Game programming involves a lot of seperation of policy and mechanism. Policy is the rules behind the game, things like leveling up, binding items, calculating damage, UI layout, etc. Mechanism is the tech that holds it together, things like 3d rendering, database transactions, network layer, physics simulation, particle simulation, font rendering, etc.

    Generally speaking game programmers work on the mechanism side of the spectrum and game designers work on the policy side, but where they meet is determined by the individual team, generally speaking there will be a core engine handled by specialist engine programmers on the very mechanism extremity, some core systems handled by game programmers built on top of that, with policy written in a scripting language that interfaces with those. Mechanism is hard to implement and moves slowly, good game programmers will focus on making the interface for this very clean and flexable to allow policy to change rapidly while leaving the mechanism clean and undamaged. This allows the best play experience to be developed with the minimum expense of programmers (who are the only game developers who regularly get 6 figure salaries, so the fewer the better).

    Programmers almost never remove mechanism, since the policies controlling them get turned on and off on an almost daily basis and a seasoned programmer will never fully trust a designer who confidently says "oh, we won't need that anymore". It is the norm to be told "hey, you know that thing we got rid of 6 months ago because testers hated it? We want it again!", so programmers just tend to leave everything in there in the assumption it will come back.

    Anyway, games are shipped with maybe 1/3rd of the the functionality turned off by scripts and config as a general rule, unless you have a programmer dominated studio where the attitude is "I wrote it, it's going in". What you're seeing here, as with Hot Coffee and every time you see hidden content/functionality coming back through fan mods is just a product of standard operating practice, there is a lot of vestigial functionality lying around since code and resources in modern games are just too big for any individual to keep track of. You turn something off, make it unable to turn on and it's not there. If some idiots want to mod their consoles and screw with the game, turning stuff on and off like a trained monkey at a switchboard, well, that's pretty much what most game designers do for a living and designers still get their name on the credits, so I don't see why we can't give credit to the Hot Coffee modders for "creating" that feature from nothing.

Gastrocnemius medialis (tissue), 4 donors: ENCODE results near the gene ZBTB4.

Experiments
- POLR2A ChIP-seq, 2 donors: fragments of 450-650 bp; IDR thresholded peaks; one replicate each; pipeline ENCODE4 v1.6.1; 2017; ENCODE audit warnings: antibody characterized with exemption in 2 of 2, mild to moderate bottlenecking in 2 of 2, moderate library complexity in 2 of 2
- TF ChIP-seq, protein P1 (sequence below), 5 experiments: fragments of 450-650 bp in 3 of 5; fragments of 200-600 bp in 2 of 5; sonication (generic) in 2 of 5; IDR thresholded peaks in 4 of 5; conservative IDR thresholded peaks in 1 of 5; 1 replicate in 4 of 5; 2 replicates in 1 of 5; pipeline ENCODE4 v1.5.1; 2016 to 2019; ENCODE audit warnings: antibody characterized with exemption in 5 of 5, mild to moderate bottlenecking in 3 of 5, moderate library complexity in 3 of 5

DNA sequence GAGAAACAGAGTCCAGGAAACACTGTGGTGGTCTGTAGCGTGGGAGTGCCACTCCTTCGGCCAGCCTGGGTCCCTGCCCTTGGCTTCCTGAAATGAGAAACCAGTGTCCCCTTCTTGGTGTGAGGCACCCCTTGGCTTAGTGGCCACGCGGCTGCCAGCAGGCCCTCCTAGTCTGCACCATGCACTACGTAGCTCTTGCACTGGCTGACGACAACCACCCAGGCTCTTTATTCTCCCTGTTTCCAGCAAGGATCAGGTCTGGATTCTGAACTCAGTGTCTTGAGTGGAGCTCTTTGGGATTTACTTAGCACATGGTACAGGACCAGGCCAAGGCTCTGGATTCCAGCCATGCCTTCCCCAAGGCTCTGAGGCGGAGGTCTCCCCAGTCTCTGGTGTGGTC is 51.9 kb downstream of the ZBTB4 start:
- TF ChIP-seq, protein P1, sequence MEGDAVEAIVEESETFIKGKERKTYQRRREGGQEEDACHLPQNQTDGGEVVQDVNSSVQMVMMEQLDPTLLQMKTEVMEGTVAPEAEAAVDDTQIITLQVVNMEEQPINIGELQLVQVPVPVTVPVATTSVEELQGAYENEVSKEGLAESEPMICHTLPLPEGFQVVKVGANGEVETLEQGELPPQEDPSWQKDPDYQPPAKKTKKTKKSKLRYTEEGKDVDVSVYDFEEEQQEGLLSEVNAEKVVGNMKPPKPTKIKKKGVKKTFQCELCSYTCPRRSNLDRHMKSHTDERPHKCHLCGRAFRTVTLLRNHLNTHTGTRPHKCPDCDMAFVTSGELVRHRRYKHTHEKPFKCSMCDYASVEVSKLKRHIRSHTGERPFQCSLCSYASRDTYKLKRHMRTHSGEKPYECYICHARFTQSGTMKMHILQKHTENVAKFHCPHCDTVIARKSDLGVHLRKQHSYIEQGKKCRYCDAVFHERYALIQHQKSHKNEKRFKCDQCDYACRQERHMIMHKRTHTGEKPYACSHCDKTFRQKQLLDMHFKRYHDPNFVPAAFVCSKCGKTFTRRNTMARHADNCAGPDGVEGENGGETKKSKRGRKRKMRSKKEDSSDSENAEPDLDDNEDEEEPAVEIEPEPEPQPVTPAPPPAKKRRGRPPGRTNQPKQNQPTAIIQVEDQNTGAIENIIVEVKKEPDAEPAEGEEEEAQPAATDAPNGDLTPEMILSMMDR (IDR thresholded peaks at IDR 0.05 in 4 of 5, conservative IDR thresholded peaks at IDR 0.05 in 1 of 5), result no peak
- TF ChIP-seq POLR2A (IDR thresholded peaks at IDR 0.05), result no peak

As for this bug, I'd be more critical because it's implemented wrongly. If a modder could have turned it on, then a game designer could have switched it on, seemingly at random before shipping, since he "is an expert in game theory, emergent narritive and human machine interface, why won't anyone take me seriously as a professional?" The golden rule for programmers is to never throw sharp toys into the playpen.

  • by GrumpySteen ( 1250194 ) on Wednesday October 31, 2012 @08:55AM (#41829107)

    Incorrect. Players with modded or unmodded consoles who join a multiplayer game with a character in badass mode get kicked into that mode. Having a modded console does not protect you from this bug. The article highlights the fact that an unmodded console to make it clear that it's not just modders who are at risk of losing their characters.

  • by HaZardman27 ( 1521119 ) on Wednesday October 31, 2012 @09:38AM (#41829519)
    From you:

    use a wired connection

    From GP:

    then find out they're on wifi

    Let me make this more clear for you:

    then find out they're on wifi

    Don't participate in the conversation if you lack reading comprehension.